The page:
Of course, there is much more to Christmas Joy than wrapping your head around an empty chair. There is no point in singing at all unless you understand the significance of God wrapped in swaddling cloths, and of His love wrapped around us. The truth of God among us; the truth of the Lord stooping down from His heavenly throne to save us from our sin; the truth of The Christ coming in time to be the ultimate sacrifice for sinful man is what gives Christians real joy. It is the peace that surpasses all understanding.

Those who hold steadfastly to the Hope of the Resurrection know that painful separations are only temporary. The flighty happiness of this world is supplanted by a profound Joy in anticipation of the next, made possible through the manifestation of our God-made-flesh; our Savior, on that first Christmas morning. Somewhere deep within the walls of our broken and lonely hearts, the prophetic words of Isaiah echo, ““Comfort, comfort my people,” says your God.”

Friday, December 18, 2015

A Painting Gives a Reply

“Reply of the Zaporozhian Cossacks” by Ilya Repin. 1880-91. (State Russian Museum, St. Petersburg)

Copyright © Edward Riojas

Once in a great while, an old story begs repeating – like today.

While recently researching a Russian art movement, I ran across an artist and one of his more famous works – both unknown to me. I have a strong hunch you aren’t familiar with the two, either. Given untold numbers of pieces created by artists, and given the limited examples studied during an art history education, there are bound to be massive gaps in knowledge. It’s okay. My own mind is rather like Swiss cheese, too, when it comes to art history.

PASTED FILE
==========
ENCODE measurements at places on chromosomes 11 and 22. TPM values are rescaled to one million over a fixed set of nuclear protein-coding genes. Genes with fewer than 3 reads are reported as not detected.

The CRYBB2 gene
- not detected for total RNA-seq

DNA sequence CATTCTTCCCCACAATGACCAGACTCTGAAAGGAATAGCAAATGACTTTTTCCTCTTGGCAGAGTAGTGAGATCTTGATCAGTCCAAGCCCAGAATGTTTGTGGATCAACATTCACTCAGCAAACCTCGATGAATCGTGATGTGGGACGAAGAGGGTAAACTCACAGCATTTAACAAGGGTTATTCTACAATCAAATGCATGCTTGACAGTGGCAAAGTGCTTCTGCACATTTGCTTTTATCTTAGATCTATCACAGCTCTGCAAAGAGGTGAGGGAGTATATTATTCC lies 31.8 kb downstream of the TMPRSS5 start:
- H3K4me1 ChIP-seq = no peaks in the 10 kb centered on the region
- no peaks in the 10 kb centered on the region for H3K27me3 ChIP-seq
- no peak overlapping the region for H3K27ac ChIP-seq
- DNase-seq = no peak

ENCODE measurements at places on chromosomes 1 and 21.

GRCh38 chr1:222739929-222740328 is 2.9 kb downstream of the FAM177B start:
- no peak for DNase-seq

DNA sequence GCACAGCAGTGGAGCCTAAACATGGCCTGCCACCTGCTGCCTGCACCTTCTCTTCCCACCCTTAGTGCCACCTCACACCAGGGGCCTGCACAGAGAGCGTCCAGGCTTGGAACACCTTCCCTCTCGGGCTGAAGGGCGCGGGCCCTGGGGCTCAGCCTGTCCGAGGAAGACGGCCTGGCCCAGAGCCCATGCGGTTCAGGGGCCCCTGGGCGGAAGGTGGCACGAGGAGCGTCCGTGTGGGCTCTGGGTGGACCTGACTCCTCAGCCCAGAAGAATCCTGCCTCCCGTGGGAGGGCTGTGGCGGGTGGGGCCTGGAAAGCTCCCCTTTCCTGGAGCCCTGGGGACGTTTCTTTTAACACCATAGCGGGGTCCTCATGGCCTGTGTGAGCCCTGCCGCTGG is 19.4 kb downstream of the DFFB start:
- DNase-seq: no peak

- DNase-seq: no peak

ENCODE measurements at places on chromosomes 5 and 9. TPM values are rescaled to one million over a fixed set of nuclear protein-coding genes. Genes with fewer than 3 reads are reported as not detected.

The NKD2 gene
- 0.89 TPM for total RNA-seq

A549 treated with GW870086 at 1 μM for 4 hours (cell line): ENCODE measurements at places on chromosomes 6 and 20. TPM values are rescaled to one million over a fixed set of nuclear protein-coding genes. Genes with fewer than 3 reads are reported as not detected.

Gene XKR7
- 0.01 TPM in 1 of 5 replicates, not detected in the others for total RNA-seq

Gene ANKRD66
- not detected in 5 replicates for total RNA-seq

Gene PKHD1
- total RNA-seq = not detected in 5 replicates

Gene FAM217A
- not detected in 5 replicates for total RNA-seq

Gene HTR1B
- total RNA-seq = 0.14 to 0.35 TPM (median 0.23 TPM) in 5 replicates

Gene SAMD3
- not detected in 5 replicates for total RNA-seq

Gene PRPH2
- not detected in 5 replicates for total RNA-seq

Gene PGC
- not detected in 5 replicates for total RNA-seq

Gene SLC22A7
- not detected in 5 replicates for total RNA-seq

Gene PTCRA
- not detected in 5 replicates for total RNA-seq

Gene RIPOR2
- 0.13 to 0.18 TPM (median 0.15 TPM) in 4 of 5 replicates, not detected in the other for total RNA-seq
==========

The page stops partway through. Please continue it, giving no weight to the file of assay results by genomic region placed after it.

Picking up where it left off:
I could have ignored the painting, but recent events stained by Islamic knuckleheads have given ample reason to dust off the painting and re-tell its story. I am talking about Ilya Repin’s “Reply of the Zaporozhian Cossacks,” painted during 1880-91.

The canvas is rather large at 6 feet, 8 inches tall by 11 feet, 9 inches wide, but the scale is not so unusual for a composition packed with figures in a historical drama. The word “drama” isn't quite right, because the painting is definitely a comedy. In fact, a quick glance at some of the figures in the painting may hearken to conventions more commonly used in Mad Magazine. But before we closely look at what is being depicted, let’s stay serious for a bit and examine its artistic qualities.